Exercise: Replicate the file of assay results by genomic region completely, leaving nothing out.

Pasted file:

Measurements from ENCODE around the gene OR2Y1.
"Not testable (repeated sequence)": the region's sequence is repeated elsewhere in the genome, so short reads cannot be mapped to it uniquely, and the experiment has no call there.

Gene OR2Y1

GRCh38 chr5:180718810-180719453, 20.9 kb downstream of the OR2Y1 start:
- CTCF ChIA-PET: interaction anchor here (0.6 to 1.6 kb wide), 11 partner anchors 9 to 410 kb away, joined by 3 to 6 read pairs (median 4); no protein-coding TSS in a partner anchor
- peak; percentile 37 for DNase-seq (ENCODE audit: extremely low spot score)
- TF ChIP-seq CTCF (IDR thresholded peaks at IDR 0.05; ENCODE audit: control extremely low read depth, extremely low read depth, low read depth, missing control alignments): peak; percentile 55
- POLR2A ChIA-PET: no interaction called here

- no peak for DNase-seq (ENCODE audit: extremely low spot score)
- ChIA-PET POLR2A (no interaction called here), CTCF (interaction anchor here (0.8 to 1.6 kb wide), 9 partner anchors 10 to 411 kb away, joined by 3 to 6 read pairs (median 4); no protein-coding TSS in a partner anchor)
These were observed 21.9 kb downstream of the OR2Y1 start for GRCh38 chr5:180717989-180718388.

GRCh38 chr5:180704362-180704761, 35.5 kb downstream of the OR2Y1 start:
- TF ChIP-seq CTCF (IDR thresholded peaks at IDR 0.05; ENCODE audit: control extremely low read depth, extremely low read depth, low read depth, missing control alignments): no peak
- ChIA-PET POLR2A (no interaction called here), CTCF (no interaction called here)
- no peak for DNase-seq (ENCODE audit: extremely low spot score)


Measurements from ENCODE around the gene OR2Y1.
"Not testable (repeated sequence)": the region's sequence is repeated elsewhere in the genome, so short reads cannot be mapped to it uniquely, and the experiment has no call there.

Gene OR2Y1

GRCh38 chr5:180718810-180719453, 20.9 kb downstream of the OR2Y1 start:
- CTCF ChIA-PET: interaction anchor here (0.6 to 1.6 kb wide), 11 partner anchors 9 to 410 kb away, joined by 3 to 6 read pairs (median 4); no protein-coding TSS in a partner anchor
- peak; percentile 37 for DNase-seq (ENCODE audit: extremely low spot score)
- TF ChIP-seq CTCF (IDR thresholded peaks at IDR 0.05; ENCODE audit: control extremely low read depth, extremely low read depth, low read depth, missing control alignments): peak; percentile 55
- POLR2A ChIA-PET: no interaction called here

- no peak for DNase-seq (ENCODE audit: extremely low spot score)
- ChIA-PET POLR2A (no interaction called here), CTCF (interaction anchor here (0.8 to 1.6 kb wide), 9 partner anchors 10 to 411 kb away, joined by 3 to 6 read pairs (median 4); no protein-coding TSS in a partner anchor)
These were observed 21.9 kb downstream of the OR2Y1 start for GRCh38 chr5:180717989-180718388.

GRCh38 chr5:180704362-180704761, 35.5 kb downstream of the OR2Y1 start:
- TF ChIP-seq CTCF (IDR thresholded peaks at IDR 0.05; ENCODE audit: control extremely low read depth, extremely low read depth, low read depth, missing control alignments): no peak
- ChIA-PET POLR2A (no interaction called here), CTCF (no interaction called here)
- no peak for DNase-seq (ENCODE audit: extremely low spot score)